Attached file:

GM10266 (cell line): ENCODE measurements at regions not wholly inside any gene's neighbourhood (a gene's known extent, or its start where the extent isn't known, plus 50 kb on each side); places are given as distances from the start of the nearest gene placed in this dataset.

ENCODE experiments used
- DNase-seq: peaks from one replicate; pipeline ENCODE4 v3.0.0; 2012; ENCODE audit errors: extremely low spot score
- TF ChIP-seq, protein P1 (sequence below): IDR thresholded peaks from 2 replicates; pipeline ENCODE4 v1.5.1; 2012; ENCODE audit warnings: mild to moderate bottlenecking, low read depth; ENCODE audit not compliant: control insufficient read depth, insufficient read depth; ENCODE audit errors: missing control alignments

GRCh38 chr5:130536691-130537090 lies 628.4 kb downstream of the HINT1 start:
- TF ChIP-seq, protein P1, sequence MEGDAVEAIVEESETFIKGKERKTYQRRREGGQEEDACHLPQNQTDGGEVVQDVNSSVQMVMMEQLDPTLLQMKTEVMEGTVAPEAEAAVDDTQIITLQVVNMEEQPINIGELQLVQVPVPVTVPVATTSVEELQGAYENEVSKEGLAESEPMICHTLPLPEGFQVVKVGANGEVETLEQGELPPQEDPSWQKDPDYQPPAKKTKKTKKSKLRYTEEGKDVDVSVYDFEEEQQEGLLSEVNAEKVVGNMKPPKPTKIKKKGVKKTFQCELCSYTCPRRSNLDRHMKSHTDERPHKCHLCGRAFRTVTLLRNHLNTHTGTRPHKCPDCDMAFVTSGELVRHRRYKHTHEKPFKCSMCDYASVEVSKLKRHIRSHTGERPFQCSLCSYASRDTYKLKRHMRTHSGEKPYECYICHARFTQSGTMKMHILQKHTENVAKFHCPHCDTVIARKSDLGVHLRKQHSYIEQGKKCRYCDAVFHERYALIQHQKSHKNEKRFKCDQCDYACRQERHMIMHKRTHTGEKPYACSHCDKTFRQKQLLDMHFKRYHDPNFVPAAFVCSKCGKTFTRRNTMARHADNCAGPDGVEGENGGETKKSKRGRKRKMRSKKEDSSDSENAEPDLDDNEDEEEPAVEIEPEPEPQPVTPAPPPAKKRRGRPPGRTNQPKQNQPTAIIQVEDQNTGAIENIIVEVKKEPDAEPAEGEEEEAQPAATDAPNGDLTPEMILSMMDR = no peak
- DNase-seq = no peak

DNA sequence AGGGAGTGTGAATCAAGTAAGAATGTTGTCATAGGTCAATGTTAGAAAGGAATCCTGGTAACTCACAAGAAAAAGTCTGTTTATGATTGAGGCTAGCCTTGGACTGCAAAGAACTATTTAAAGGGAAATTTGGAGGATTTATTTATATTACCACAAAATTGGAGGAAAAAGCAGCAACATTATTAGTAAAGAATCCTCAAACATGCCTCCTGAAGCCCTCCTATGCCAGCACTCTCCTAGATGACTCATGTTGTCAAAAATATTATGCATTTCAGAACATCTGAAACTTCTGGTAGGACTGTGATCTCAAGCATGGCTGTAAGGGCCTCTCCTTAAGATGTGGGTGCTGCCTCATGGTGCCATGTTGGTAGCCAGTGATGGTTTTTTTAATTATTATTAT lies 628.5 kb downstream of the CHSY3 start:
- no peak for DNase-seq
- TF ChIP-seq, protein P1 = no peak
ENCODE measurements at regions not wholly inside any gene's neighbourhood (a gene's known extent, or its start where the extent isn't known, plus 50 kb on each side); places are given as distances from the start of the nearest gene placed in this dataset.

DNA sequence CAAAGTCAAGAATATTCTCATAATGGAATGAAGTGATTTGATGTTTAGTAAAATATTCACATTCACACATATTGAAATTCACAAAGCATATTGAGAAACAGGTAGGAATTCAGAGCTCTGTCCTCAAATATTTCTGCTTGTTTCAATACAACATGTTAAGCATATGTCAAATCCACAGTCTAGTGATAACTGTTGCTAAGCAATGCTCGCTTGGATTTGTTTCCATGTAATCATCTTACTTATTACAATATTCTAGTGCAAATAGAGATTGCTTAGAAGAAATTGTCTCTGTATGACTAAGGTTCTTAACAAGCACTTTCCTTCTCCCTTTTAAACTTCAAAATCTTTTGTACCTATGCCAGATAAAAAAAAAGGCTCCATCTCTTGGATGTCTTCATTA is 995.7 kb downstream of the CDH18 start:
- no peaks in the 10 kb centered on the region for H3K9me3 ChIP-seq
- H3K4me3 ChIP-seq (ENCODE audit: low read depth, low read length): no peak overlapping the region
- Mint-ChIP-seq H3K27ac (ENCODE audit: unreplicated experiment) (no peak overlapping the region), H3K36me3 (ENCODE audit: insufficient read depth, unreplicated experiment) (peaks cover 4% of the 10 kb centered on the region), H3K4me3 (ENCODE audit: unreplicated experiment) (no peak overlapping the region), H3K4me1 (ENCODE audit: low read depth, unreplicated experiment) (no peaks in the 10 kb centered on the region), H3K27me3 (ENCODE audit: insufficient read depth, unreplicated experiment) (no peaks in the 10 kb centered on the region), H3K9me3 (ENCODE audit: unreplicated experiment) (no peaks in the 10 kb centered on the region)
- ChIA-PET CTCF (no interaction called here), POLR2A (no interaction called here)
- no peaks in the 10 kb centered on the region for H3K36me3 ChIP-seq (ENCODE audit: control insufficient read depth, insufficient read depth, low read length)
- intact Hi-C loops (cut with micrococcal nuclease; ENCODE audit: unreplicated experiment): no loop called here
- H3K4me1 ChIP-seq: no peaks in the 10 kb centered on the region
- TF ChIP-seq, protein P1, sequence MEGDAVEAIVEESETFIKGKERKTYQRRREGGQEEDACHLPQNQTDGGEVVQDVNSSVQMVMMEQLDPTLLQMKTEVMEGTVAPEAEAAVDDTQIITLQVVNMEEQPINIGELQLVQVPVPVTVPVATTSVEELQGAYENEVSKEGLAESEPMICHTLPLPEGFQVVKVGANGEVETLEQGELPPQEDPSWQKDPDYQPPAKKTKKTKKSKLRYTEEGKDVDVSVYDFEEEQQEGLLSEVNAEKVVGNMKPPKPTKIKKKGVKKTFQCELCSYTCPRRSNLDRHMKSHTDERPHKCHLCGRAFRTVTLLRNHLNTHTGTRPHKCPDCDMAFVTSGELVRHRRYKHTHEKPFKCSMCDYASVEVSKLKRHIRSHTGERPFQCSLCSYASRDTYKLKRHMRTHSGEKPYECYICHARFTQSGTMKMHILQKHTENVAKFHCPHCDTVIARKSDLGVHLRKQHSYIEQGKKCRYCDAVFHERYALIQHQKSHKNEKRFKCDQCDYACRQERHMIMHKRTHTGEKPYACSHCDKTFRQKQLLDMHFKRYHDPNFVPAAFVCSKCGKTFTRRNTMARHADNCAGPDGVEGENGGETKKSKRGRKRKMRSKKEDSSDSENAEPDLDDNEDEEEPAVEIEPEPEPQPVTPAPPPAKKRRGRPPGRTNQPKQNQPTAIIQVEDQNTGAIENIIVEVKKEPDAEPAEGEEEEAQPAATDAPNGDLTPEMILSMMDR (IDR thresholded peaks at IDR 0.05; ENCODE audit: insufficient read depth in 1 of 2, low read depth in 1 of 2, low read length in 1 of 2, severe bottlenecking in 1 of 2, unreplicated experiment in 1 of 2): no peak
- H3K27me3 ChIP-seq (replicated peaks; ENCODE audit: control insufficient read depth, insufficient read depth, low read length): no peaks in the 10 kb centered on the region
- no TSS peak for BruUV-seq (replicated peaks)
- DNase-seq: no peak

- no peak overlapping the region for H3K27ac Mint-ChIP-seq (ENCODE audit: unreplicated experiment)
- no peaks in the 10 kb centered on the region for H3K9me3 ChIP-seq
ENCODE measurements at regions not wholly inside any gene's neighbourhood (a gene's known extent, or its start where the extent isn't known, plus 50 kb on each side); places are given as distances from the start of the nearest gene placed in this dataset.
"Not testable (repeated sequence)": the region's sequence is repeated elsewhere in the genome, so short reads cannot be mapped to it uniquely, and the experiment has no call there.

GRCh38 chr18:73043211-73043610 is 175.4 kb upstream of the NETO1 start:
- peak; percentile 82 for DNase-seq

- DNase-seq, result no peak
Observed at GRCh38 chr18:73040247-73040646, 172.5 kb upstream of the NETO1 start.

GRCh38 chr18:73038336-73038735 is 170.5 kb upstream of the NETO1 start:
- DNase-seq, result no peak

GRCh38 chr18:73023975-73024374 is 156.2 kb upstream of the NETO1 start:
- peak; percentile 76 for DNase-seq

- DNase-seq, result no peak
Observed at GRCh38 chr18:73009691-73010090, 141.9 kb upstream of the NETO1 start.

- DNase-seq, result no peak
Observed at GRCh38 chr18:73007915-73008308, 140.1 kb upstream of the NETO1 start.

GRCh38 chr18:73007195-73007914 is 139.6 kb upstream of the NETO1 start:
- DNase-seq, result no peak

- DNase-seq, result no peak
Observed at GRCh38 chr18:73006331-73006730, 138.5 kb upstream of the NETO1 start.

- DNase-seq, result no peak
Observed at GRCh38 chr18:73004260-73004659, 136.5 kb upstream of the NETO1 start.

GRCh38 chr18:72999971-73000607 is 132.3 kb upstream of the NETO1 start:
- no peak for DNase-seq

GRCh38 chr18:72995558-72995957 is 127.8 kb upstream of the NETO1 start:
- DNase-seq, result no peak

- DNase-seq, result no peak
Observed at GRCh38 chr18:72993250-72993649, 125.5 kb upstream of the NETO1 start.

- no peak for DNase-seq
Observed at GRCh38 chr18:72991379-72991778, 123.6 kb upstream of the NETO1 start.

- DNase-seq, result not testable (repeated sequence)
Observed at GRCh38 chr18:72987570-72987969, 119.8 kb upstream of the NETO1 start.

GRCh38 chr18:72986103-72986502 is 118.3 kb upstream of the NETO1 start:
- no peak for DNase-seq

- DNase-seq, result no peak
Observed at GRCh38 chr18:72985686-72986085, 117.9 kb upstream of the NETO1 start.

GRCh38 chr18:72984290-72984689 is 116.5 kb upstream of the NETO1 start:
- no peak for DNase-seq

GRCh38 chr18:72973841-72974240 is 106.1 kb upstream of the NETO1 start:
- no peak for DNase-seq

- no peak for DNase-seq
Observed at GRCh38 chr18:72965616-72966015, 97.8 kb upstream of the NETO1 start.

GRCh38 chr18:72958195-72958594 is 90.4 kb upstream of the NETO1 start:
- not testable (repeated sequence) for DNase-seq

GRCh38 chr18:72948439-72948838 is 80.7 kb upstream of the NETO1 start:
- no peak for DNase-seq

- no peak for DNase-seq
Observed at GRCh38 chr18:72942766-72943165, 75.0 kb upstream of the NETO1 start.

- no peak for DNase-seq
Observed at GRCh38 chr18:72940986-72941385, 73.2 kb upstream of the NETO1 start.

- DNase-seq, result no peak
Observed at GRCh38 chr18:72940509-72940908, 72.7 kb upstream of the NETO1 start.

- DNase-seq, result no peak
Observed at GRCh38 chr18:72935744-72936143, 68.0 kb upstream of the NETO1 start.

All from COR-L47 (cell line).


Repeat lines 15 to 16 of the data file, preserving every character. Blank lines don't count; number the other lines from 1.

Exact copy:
- Mint-ChIP-seq H3K27ac (ENCODE audit: unreplicated experiment) (no peak overlapping the region), H3K36me3 (ENCODE audit: insufficient read depth, unreplicated experiment) (peaks cover 4% of the 10 kb centered on the region), H3K4me3 (ENCODE audit: unreplicated experiment) (no peak overlapping the region), H3K4me1 (ENCODE audit: low read depth, unreplicated experiment) (no peaks in the 10 kb centered on the region), H3K27me3 (ENCODE audit: insufficient read depth, unreplicated experiment) (no peaks in the 10 kb centered on the region), H3K9me3 (ENCODE audit: unreplicated experiment) (no peaks in the 10 kb centered on the region)
- ChIA-PET CTCF (no interaction called here), POLR2A (no interaction called here)